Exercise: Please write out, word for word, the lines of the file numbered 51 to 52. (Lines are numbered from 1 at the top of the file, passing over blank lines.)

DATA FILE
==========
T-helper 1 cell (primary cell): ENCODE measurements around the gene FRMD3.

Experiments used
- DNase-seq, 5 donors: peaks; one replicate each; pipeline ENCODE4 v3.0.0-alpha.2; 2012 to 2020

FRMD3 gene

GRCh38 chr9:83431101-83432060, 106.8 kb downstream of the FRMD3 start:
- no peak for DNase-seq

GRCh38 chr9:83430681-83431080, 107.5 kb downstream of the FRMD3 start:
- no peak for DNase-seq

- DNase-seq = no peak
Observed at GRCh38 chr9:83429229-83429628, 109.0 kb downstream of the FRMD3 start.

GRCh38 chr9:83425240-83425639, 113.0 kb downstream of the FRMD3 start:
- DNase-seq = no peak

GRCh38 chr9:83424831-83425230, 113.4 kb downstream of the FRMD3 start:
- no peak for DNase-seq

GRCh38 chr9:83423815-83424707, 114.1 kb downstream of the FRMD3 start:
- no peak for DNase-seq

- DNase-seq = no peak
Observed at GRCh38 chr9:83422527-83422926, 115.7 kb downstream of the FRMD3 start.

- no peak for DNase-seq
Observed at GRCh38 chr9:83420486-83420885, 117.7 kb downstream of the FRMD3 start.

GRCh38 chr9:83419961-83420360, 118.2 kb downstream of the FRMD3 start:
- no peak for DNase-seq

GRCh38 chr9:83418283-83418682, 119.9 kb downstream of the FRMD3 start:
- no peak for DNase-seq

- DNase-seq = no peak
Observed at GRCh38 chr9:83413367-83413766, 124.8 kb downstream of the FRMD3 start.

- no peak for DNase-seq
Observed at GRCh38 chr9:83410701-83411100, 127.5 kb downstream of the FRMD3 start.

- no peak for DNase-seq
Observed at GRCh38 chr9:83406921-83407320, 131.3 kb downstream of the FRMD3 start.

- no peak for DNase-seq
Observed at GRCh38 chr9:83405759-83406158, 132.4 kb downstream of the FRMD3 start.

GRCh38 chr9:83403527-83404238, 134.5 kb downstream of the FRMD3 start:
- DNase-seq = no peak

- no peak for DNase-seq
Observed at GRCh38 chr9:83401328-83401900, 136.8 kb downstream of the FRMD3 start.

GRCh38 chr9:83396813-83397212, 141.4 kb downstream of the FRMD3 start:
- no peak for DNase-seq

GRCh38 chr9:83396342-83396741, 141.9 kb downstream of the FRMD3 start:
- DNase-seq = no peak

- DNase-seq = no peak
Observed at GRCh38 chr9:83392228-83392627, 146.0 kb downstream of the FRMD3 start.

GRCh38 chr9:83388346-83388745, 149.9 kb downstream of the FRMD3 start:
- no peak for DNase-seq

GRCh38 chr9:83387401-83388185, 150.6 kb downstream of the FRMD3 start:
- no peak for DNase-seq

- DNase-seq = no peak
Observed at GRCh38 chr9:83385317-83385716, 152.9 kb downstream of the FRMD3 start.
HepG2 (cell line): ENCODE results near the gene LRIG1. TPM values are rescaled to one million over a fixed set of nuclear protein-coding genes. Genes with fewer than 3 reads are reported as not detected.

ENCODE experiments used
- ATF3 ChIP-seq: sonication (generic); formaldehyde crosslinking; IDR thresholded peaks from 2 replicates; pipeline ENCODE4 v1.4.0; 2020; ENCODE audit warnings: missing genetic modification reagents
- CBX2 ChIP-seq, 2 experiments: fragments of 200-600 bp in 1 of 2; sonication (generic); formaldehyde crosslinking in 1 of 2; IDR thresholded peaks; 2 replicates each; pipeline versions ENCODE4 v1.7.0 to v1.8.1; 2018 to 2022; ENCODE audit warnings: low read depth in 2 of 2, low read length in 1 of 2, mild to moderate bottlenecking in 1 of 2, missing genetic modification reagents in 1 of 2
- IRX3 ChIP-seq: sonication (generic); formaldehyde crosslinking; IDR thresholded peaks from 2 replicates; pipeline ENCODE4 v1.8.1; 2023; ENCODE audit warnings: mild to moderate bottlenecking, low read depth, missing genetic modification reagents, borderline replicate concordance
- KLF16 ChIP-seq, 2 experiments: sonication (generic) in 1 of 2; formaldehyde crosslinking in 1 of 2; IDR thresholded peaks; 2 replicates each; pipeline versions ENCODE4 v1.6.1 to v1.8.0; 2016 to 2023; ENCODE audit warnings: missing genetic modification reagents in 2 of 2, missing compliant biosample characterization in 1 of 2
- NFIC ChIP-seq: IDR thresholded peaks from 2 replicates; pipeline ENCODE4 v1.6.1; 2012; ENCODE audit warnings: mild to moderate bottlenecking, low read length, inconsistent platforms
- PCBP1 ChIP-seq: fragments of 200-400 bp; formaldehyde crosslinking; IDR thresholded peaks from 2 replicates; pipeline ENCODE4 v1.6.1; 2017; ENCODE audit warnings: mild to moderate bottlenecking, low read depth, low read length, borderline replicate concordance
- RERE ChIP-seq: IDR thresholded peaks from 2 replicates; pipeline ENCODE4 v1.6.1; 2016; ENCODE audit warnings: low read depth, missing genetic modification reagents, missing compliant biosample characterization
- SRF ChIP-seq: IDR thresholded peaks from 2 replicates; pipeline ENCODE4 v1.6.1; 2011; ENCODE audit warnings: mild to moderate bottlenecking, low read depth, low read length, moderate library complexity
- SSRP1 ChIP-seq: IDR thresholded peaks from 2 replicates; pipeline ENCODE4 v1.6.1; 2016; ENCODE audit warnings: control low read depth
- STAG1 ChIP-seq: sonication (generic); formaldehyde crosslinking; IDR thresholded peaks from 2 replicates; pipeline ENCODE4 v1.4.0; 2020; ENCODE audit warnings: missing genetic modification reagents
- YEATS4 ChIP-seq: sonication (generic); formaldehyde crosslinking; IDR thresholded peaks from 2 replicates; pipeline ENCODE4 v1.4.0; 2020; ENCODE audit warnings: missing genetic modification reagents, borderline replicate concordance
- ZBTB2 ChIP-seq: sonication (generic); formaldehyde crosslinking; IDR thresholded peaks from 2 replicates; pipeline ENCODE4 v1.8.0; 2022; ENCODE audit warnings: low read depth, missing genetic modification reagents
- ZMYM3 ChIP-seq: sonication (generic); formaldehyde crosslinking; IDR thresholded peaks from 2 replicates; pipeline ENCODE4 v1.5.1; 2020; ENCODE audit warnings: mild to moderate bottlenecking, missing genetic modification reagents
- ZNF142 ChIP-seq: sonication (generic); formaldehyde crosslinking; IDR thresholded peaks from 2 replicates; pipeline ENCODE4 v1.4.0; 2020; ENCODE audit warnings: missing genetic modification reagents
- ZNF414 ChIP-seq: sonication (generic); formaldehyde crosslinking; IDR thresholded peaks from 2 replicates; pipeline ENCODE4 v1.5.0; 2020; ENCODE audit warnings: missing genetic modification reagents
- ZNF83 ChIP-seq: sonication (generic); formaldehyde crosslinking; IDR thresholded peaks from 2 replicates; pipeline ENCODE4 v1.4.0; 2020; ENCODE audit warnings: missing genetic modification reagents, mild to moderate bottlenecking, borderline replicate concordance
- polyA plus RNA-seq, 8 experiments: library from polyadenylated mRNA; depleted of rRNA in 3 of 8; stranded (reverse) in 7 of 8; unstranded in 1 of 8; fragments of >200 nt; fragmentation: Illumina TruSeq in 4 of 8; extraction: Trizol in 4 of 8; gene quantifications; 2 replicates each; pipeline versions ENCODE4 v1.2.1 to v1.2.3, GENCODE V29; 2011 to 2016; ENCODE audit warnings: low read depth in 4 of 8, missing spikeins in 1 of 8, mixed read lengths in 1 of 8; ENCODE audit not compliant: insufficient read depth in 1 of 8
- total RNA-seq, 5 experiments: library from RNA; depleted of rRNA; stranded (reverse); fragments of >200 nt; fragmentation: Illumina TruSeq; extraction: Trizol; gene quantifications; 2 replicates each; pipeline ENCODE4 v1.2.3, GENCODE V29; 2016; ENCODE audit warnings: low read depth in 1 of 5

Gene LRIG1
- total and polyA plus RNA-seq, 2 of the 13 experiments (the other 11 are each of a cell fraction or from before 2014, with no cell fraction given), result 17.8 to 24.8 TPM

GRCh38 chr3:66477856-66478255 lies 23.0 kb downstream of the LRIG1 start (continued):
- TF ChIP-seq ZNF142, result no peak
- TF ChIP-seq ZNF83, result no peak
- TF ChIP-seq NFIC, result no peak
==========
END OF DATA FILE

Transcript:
- ATF3 ChIP-seq: sonication (generic); formaldehyde crosslinking; IDR thresholded peaks from 2 replicates; pipeline ENCODE4 v1.4.0; 2020; ENCODE audit warnings: missing genetic modification reagents
- CBX2 ChIP-seq, 2 experiments: fragments of 200-600 bp in 1 of 2; sonication (generic); formaldehyde crosslinking in 1 of 2; IDR thresholded peaks; 2 replicates each; pipeline versions ENCODE4 v1.7.0 to v1.8.1; 2018 to 2022; ENCODE audit warnings: low read depth in 2 of 2, low read length in 1 of 2, mild to moderate bottlenecking in 1 of 2, missing genetic modification reagents in 1 of 2